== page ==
thermodynamic databases. Thermodynamic databases of multicomponent system
require consistency of the model descriptions and the parameters used.
With the constant improvement of computational technology, the use of more
realistic models, such as the sublattice model description, becomes feasible.
This allows more accurate descriptions of complex systems and makes it
desirable to reassess systems which have been previously assessed.
The progress that has been made with these reassessments is shown in
Fig. 2 for the Al-Ni system, a basic system for superalloys. In the first
assessment of Kaufman and Nesor47, shown in Fig. 2(a), the phases
were either described as disordered solution phases (liquid, (Al), (Ni)
and AlNi) or stoichiometric compounds (Al3Ni, Al3Ni2
and AlNi3). The (Al) and (Ni) phases were described as one phase
since they both have the fcc structure. Although the general topology of
the experimentally determined phase diagram48 (Fig. 2(d)) is
reproduced, major differences occur for the equilibria involving the Al3Ni2
and AlNi phases. These differences are at least partially a result of ignoring
the homogeneity range of the Al3Ni2 phase and not
considering the fact that AlNi is an ordered phase with CsCl structure.
|Figure 2: Different assessments of the Al-Ni system showing the progress made with the CALPHAD method. (a) 1978 assessment by Kaufman and Nesor [78Kau], (b) 1988 assessment by Ansara et al. [88Ans], (c) 1997 assessment by Ansara et al. [97Ans] and (d) the evaluated experimental diagram [93Oka].|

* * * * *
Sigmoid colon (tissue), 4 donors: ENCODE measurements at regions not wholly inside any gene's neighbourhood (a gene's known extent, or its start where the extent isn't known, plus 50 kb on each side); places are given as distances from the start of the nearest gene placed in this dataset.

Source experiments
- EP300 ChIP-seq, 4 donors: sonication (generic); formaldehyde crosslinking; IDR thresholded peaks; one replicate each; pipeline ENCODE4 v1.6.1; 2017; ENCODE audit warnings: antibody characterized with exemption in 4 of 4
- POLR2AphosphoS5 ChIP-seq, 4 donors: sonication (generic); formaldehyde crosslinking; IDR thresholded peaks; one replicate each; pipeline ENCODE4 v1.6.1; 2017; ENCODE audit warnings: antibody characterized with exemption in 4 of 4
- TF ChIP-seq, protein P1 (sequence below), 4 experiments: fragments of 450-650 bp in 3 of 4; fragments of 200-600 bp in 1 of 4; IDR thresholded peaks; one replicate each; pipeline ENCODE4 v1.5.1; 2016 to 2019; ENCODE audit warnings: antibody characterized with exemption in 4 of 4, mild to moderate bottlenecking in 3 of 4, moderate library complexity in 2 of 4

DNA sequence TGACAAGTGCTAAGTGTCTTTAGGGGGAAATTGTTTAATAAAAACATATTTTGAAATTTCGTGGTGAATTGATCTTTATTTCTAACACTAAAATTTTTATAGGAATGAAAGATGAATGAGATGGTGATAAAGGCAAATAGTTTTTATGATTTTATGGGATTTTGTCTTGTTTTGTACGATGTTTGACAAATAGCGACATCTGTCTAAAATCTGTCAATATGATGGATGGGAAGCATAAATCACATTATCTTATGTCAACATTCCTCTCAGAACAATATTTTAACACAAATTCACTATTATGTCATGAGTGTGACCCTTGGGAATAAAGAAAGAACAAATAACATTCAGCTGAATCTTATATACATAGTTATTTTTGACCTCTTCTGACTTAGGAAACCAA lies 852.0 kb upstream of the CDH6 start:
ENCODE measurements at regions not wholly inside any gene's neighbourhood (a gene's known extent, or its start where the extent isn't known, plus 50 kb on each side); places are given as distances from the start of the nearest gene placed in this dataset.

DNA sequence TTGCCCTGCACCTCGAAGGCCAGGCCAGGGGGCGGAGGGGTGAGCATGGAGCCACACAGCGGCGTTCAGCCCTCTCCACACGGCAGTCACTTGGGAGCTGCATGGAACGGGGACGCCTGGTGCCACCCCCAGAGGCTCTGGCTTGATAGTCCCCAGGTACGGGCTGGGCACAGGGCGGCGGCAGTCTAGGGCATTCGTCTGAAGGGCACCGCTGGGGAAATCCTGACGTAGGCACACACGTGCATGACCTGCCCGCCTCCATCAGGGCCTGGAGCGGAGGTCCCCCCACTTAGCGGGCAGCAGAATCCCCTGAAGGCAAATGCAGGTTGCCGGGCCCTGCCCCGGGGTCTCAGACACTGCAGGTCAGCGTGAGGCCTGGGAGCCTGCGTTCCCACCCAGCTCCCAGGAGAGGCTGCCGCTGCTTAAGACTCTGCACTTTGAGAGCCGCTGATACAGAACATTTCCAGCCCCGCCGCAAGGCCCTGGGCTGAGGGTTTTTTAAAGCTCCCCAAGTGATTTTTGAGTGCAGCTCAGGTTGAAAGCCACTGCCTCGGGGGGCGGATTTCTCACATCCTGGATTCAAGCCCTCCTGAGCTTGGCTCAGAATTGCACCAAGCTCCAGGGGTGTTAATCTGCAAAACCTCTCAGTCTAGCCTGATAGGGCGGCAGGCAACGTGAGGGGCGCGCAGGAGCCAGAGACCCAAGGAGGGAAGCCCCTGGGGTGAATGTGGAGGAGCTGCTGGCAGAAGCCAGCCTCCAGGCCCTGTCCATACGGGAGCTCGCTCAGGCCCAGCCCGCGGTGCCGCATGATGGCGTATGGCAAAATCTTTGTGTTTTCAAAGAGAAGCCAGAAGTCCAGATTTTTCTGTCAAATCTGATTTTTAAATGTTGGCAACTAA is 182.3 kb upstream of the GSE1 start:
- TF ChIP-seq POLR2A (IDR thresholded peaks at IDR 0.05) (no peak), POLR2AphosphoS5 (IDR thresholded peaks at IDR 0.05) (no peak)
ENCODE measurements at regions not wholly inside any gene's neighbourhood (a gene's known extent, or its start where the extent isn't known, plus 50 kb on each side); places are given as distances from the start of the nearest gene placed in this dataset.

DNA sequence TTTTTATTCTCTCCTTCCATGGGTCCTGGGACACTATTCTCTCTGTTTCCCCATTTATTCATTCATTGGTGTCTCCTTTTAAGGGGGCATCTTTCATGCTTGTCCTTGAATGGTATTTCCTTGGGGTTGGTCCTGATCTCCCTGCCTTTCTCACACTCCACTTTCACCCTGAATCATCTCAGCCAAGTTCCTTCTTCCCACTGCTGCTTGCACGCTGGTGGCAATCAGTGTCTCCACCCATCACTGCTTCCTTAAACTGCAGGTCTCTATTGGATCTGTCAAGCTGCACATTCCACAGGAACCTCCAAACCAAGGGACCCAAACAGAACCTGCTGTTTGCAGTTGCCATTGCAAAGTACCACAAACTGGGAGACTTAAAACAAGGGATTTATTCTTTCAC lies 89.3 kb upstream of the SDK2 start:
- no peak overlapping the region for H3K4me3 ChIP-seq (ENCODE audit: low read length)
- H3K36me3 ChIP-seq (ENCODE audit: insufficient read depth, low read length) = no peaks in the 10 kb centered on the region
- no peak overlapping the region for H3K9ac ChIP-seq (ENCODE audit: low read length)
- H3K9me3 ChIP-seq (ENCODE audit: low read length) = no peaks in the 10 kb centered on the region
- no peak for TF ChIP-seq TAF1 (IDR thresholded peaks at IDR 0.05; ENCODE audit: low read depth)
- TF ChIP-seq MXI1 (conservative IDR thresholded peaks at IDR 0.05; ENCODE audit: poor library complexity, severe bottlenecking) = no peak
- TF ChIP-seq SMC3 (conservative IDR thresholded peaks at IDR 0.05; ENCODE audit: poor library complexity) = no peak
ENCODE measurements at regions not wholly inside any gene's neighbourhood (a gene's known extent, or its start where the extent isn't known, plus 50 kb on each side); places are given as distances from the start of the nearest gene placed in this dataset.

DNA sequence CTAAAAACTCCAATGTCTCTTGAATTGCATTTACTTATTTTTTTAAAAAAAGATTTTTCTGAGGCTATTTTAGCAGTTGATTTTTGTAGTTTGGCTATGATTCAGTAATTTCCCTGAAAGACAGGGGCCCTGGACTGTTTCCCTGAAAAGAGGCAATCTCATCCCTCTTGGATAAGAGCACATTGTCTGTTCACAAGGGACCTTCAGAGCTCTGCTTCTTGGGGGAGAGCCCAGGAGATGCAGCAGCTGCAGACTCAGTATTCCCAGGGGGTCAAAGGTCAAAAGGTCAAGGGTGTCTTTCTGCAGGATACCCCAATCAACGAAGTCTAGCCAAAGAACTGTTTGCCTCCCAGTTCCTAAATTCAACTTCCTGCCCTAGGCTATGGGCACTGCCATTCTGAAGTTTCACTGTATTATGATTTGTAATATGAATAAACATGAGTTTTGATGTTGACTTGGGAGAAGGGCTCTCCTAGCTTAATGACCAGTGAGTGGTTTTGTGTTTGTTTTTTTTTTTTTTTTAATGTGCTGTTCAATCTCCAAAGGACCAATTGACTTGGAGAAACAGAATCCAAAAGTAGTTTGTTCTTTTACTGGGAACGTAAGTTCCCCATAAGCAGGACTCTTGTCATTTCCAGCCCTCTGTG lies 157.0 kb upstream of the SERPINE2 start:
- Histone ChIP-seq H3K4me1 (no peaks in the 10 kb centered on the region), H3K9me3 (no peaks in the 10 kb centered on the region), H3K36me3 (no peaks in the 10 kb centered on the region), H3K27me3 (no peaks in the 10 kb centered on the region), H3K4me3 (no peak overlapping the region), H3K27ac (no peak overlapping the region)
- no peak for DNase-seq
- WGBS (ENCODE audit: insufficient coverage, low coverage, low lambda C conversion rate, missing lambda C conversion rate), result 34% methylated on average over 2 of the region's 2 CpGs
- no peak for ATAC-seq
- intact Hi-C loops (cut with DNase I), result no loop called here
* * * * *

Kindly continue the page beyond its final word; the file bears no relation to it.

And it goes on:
A disadvantage of this iterative process with improved descriptions
is that the descriptions used in previous assessments may be incompatible
with newer assessments based on recently developed model descriptions.
Despite this, significant progress has been made in recent years and an
increasing number of databases have become available for multicomponent
Computer Software Tools and Databases
A variety of software packages can be used for the calculation of phase diagrams making it is impossible to list all of them. Frequently used software packages are ChemSage49, the so-called Lukas programs35,42, MTDATA50 and Thermo-Calc51. Although, all of these software packages can be used for the calculation of phase equilibria, their features and user interfaces differ. Most of the model descriptions used for alloy and ceramic systems are common to all these programs. However, not every package has other specific model descriptions, for example, models for aqueous or polymer solutions. Another important feature of these software packages is the availability of a module for the optimization of the Gibbs energy functions. Such optimizing modules are available with ChemSage52, the Lukas programs42 and Thermo-Calc53.
The development of increasingly user friendly computer interfaces, very often in conjunction with programs for special tasks, such as the ETTAN PC-Windows interface54 for Thermo-Calc or the SCHEIL and LEVER programs55, makes phase diagram information more accessible for the non-expert user. For these applications the user needs only to supply a bulk composition and temperature limits for the calculation and the programs generate the remaining conditions that are needed for the calculation.
For the incorporation of phase equilibria calculations into micromodeling, such as the modeling of diffusion processes, an interface must be created in which the important variables are transferred from one computer code segment to another. For the simulation of diffusional reactions, the software package Thermo-Calc51 has been interfaced with the package DICTRA56. A general interface (TQ interface) is available for Thermo-Calc and ChemSage57. Banerjee et al.28 used another, fairly simple interface for solidification micromodeling.